Interaction of the primase with the helicase is necessary for primer synthesis at a lagging-strand priming site. The primase makes primers in the opposite direction to helicase movement, leaving three ways by which the replisome might resolve this directional problem. a, The whole replisome can pause for primer synthesis; b, it can promptly release the primase; or c, as described for the first time by Pandey et al.1 and Manosas et al.2, the replisome can continue to move forward while the primase–helicase interaction persists. This produces a priming loop that eventually collapses into the lagging-strand trombone loop, probably on transfer of the primer to the lagging-strand polymerase.Three priming mechanisms; Nicholas E. Dixon; http://www.nature.com/

 

 

Figure: A model for the activities of helicases DnaB and PriA at replication fork: In this model, the replication machinery in a large Replisome (polymerase and primosome) is postulated to be stationary, with the DNA strands moving through it like fabric through a sewing machine. After unwinding the duplex DNA at the replication fork, the DnaB helicase can also track along single stranded DNA in a 5' to 3' direction. If the helicase is stationary, then the template strand for lagging strand synthesis moves in the direction of the upper gray arrow in the diagram, away from the replication fork. This template strand is also bound to the PriA helicase at the "back" end of the replisome. The 3' to 5' tracking activity of PriA will also pull the template strand, now in the direction of the bottom gray arrow. The result of the DnaB and PriA tracking activities is to pull the template for lagging strand synthesis into a loop, which is tethered to the replisome at both ends. Primase is also in the replisome, and can synthesize primers along this strand at appropriate intervals (thick blue lines), and one of the core polymerases of the DNA polymerase III holoenzyme can synthesize an Okazaki fragment. Newly synthesized DNA is a thick violet line, and parental DNA strands are thick black lines.

 

 

 

Nucleotide sequences and possible stem-loop structures of n'-pas isolated from various plasmid DNAs. Eight newly isolated n'-pas in addition to previously reported ones were classified into five groups on the basis of their primary structures. n'-pas of X174 phage, R100 plasmid and F•f2b belong to group I, n'-pas on the lagging strand of ColE1-type plasmids (ssiA) and n' sites of F•f5, F•f7 and ColE2 plasmid to group II, n'-pas of the F•f2a to group III, n'-pas on the leading strand of ColE1-type plasmids (ssiB) to group IV, and n'-pas from Rts1 plasmid to group V. Each group is represented by the sequences of the first listing described above. The sequences indicated by boxes show some sequence similarities, although none of them are conserved among all the groups. The group I and group II were described before. Hisao Masai and Ken-ichi Arai. http://www.bioscience.org/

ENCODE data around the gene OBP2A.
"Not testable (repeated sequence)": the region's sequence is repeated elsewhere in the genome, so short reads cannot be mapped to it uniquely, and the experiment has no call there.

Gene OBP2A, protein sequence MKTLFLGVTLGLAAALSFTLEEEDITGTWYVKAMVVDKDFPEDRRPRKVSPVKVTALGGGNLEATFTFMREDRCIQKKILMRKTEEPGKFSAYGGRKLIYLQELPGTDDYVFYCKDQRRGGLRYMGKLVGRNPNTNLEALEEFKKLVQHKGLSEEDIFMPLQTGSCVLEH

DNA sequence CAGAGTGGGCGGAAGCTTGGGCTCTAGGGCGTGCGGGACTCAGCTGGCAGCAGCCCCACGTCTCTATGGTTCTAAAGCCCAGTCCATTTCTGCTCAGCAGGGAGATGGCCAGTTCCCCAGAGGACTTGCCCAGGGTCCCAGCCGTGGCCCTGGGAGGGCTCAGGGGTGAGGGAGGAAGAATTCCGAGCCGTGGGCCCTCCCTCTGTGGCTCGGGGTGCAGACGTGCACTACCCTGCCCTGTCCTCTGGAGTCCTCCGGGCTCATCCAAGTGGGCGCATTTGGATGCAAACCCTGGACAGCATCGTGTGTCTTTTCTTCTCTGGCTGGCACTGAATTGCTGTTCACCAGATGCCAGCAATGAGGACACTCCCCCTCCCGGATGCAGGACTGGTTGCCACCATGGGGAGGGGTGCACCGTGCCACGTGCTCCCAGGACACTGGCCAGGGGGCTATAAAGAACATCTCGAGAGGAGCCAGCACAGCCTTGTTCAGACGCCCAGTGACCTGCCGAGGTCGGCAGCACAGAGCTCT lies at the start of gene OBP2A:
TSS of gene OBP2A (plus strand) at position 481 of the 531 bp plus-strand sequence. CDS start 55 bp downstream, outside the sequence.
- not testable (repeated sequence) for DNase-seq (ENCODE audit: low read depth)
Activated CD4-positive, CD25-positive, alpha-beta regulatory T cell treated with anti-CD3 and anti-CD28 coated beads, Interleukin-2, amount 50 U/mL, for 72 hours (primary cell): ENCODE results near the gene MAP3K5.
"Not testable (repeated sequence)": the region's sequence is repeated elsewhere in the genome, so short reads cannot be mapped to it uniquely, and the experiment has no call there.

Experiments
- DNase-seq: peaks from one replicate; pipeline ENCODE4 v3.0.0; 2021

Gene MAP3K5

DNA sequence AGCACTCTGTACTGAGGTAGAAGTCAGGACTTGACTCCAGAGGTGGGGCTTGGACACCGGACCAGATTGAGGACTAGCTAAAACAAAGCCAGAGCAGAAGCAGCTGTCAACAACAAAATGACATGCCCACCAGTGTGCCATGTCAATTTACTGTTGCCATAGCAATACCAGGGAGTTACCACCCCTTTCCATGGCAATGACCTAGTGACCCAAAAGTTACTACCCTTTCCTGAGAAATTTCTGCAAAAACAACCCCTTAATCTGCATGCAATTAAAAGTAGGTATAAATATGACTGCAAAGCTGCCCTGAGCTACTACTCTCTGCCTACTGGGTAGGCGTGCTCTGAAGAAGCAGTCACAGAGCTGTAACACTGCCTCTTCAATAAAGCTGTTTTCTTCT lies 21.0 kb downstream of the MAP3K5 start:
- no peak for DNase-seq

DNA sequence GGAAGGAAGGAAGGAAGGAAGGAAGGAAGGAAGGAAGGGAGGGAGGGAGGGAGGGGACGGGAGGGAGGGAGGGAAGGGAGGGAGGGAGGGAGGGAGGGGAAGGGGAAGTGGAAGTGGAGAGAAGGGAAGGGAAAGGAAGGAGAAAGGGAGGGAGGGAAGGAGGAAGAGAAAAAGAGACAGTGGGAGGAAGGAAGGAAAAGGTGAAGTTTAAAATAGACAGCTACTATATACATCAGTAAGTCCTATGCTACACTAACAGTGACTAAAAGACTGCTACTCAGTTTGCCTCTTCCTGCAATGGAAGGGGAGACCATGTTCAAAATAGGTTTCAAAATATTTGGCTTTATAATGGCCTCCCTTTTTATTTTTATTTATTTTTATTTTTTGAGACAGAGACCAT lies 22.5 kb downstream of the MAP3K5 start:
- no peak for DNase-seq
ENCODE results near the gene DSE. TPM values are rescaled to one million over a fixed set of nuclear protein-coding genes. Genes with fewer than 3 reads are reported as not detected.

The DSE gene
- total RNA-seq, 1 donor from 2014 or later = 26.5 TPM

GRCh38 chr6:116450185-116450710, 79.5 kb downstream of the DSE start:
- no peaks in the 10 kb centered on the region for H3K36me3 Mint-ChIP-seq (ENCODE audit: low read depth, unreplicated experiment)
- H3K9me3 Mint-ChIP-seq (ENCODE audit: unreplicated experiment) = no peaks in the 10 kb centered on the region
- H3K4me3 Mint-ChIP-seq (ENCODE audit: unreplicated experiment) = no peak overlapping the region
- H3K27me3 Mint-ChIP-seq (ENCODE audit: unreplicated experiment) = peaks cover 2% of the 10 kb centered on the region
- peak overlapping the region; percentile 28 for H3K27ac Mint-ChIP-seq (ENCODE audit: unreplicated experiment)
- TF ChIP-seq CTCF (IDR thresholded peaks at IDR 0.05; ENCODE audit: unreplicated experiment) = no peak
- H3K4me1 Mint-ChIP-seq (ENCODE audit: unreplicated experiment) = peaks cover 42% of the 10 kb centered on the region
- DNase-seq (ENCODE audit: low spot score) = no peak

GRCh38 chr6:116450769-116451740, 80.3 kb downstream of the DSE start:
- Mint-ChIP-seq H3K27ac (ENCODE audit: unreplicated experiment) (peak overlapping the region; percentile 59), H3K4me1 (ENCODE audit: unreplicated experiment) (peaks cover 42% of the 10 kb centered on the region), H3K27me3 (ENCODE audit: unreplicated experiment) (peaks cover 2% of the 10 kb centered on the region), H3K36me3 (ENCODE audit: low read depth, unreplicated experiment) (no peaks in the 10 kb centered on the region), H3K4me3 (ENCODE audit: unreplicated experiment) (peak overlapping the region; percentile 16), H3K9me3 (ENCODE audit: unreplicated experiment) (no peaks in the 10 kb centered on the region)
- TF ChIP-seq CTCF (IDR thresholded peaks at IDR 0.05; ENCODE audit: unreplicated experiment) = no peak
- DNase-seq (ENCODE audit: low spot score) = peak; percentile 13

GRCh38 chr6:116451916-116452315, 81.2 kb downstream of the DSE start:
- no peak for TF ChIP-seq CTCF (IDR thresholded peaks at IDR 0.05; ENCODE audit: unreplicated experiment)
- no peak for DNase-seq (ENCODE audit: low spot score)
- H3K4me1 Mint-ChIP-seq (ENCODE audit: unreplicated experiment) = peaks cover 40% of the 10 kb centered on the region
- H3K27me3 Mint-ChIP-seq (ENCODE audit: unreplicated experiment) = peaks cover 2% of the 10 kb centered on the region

A Specific Docking Site for DNA Polymerase α-Primase on the SV40 Helicase Is Required for Viral Primosome Activity, but Helicase Activity Is Dispensable*

1.           Hao HuangKun ZhaoDiana R. Arnett and  Ellen Fanning1

1.           From the Department of Biological Sciences, Vanderbilt University, Nashville, Tennessee 37235-1634; 1 To whom correspondence should be addressed. Tel.: 615-343-5677; Fax: 615-343-6707; E-mail: Ellen.fanning@vanderbilt.edu.

Replication of simian virus 40 (SV40) DNA, a model for eukaryotic chromosomal replication, can be reconstituted in vitro using the viral helicase (large tumor antigen, or Tag) and purified human proteins.

DNA polymerase α-primase (pol-prim), constituting the viral primosome: an example for an eukaryote: http://www.jbc.org

Like the well characterized primosomes of phages T7 and T4, this trio of proteins coordinates parental DNA unwinding with primer synthesis to initiate the leading strand at the viral origin and each Okazaki fragment on the lagging strand template. We recently determined the structure of a previously unrecognized pol-prim domain (p68N) that docks on Tag, identified the p68N surface that contacts Tag, and demonstrated its vital role in primosome function. Here, we identify the p68N-docking site on Tag by using structure-guided mutagenesis of the Tag helicase surface. A charge reverse substitution in Tag disrupted both p68N-binding and primosome activity but did not affect docking with other pol-prim subunits. Unexpectedly, the substitution also disrupted Tag ATPase and helicase activity, suggesting a potential link between p68N docking and ATPase activity. To assess this possibility, we examined the primosome activity of Tag with a single residue substitution in the Walker B motif. Although this substitution abolished ATPase and helicase activity as expected, it did not reduce pol-prim docking on Tag or primosome activity on single-stranded DNA, indicating that Tag ATPase is dispensable for primosome activity in vitro.